Software giant Sage has this week urged the Inland Revenue to engage in consultation with the industry in a bid to successfully deliver its much-criticised e-services.
The company has expressed a desire to meet with the government agency following the results of the fourth Sage/Accountancy Age IT skills survey, published overleaf, which found a staggering 55% of those polled do not have confidence in the agency delivering e-services.
Sage argues that with the expertise readily available in the industry, consultation is crucial to iron out, or reduce, the risk of further high-profile disasters, as the government moves towards putting all of its services online.
With the level of influence the accounting industry has over business, a lack of support could prove to be a disaster if the drive to get companies online is to be successful. Sage believes it is imperative that the Revenue forms a closer working relationship.
Companies such as Sage have in the past offered their assistance to the Revenue, only to have received limited, if any, interest.
Lacking necessary infrastructure
Jerry Luckett, general manager of Sage’s accountants division, says: ‘Many (accountants) do not believe the necessary infrastructure is in place to make e-service delivery a reality. It is vital for the Revenue to work closely with the industry to ensure it feels confident to deliver services.
‘Accountants are a key influence on UK business and therefore we’d welcome the opportunity for all interested parties – accountants, accounting bodies and the Inland Revenue – to meet to discuss how we can work together to ensure future electronic delivery of services is a success’.
The Revenue maintains it is increasingly heading down a route that includes commercial partners. A spokeswoman says: ‘We do have liaisons with commercial organisations, although not necessarily with Sage. We will continue to liaise with these IT-related organisations to exchange information and assistance.
‘We recognise as a department that IT is the way forward. We do have an informal line of communication with accountancy bodies – and it is an active line established over a number of years. We will continue to explore the relationship with accountants across the UK.’
Revenue IT disaster
The most recent disaster occurring on the the Revenue’s much-maligned online tax return website, which is used by around 75,000 people, found users reporting seeing information from other taxpayers on the site.
The site has been dogged by controversy since its launch with users criticising it for being too complicated, while a series of site suspensions and security problems have hampered the perception of the service.
The latest security hole – which forced the Inland Revenue to shut down its self-assessment online service – was caused by a single internet service provider.
Government e-envoy Andrew Pinder revealed the problem seems to lie with the users of one unnamed ISP.
‘The Inland Revenue has to answer for this itself, what appears to have happened occurred on one day with one ISP and how it interacted with the Revenue. It is unusual and we are not very happy about it,’ he says.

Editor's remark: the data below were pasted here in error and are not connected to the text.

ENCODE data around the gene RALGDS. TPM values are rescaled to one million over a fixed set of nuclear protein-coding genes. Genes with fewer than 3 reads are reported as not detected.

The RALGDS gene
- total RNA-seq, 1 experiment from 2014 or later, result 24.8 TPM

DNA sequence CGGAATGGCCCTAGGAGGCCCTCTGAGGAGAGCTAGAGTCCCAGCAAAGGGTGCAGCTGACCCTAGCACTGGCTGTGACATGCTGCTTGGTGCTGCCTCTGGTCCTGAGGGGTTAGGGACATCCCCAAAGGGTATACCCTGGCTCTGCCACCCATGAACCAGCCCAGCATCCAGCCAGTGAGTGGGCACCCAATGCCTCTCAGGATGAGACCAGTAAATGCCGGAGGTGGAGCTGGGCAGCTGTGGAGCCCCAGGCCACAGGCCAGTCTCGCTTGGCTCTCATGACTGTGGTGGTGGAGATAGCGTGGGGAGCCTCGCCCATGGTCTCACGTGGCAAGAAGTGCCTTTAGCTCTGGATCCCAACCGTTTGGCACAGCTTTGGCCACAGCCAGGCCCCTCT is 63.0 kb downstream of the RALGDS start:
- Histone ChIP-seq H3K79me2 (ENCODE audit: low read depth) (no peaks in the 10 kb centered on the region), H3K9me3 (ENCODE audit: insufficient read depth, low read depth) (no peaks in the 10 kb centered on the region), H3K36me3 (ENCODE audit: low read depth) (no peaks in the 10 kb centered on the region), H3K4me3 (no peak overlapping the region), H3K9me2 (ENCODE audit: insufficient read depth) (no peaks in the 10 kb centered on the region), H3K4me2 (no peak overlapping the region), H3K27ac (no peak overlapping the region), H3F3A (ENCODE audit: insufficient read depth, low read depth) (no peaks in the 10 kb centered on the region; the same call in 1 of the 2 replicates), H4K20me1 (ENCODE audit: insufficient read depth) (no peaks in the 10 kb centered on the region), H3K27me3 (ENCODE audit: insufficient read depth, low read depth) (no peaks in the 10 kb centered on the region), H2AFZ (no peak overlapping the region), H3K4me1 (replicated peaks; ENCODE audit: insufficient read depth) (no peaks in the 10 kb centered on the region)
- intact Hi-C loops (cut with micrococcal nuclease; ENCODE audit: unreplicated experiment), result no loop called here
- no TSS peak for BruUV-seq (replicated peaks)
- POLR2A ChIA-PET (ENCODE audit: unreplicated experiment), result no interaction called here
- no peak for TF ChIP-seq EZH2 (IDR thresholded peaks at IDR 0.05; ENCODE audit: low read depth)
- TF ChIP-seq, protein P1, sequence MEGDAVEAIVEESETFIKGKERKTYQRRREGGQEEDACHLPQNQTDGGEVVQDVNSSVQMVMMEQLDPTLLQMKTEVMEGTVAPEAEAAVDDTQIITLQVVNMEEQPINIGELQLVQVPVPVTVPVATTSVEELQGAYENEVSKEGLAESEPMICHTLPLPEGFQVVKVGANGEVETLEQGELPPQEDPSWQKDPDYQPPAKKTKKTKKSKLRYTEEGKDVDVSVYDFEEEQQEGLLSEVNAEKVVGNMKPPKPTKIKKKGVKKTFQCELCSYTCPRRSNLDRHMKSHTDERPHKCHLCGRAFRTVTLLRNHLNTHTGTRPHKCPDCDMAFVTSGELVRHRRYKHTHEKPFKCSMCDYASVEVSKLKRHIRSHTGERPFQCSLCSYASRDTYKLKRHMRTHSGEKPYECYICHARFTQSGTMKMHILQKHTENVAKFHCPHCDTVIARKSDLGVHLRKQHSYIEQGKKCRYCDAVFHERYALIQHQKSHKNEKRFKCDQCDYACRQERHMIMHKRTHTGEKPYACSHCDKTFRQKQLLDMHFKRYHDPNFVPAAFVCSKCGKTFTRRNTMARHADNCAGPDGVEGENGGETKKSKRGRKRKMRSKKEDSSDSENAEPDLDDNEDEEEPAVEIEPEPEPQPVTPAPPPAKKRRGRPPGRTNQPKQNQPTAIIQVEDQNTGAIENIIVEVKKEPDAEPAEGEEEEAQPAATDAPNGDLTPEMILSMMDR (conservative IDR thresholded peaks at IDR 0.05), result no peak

The Revenue insists it is working to resolve the problem. A spokesman says: ‘We do not disagree with Mr Pinder but this is subject to an ongoing investigation. We want it back online as soon as we can but the security of our customers’ data is of paramount importance to us.’
The breach is yet another IT embarrassment for the government as SA Online was delivered late and was then backed by a £1.9m advertising campaign following its launch in 2000. It may also damage the government’s targets of getting individuals to file tax returns online by 2010.
However, since the suspension, technical staff have been working round the clock to solve the problem.
Lack of confidence in service
To compound the difficulties faced by the government agency, according to the IT skills survey, only 28% say they have confidence in the service, with a further 17% undecided. Additionally, a further 67% say they are not very likely to take advantage of electronically delivered services from the Revenue, while a further 23% remain undecided.
Although seemingly damning of the Revenue, Sage argues that accountants are as pro-technology and forward-thinking as any other industry, but suggest they need to feel reassured that e-services can work reliably.
Added to this, the level of demand from accountants’ clients for the delivery of services electronically is still negligible, with 78% reporting no or low demand.
However, on the plus side, the percentage of services which accountants believe could be delivered online remains high.
Despite a fall on last year’s figure of 78%, some 73% still believe tax returns can be delivered online, a figure from which Revenue can take great heart.
A further 67% believe payroll services can be delivered online (70% last year), 42% say final accounts could be, rising from 37% last year. A further 38% say online bookkeeping services could be delivered electronically and 6% say audit work is suitable.
So while there may still be technical hurdles to clear, and a great deal of reassuring to be done by the Revenue, there is still a lot to commend regarding e-services, and accountants could play a large part in the creation of safe and reliable online delivery.
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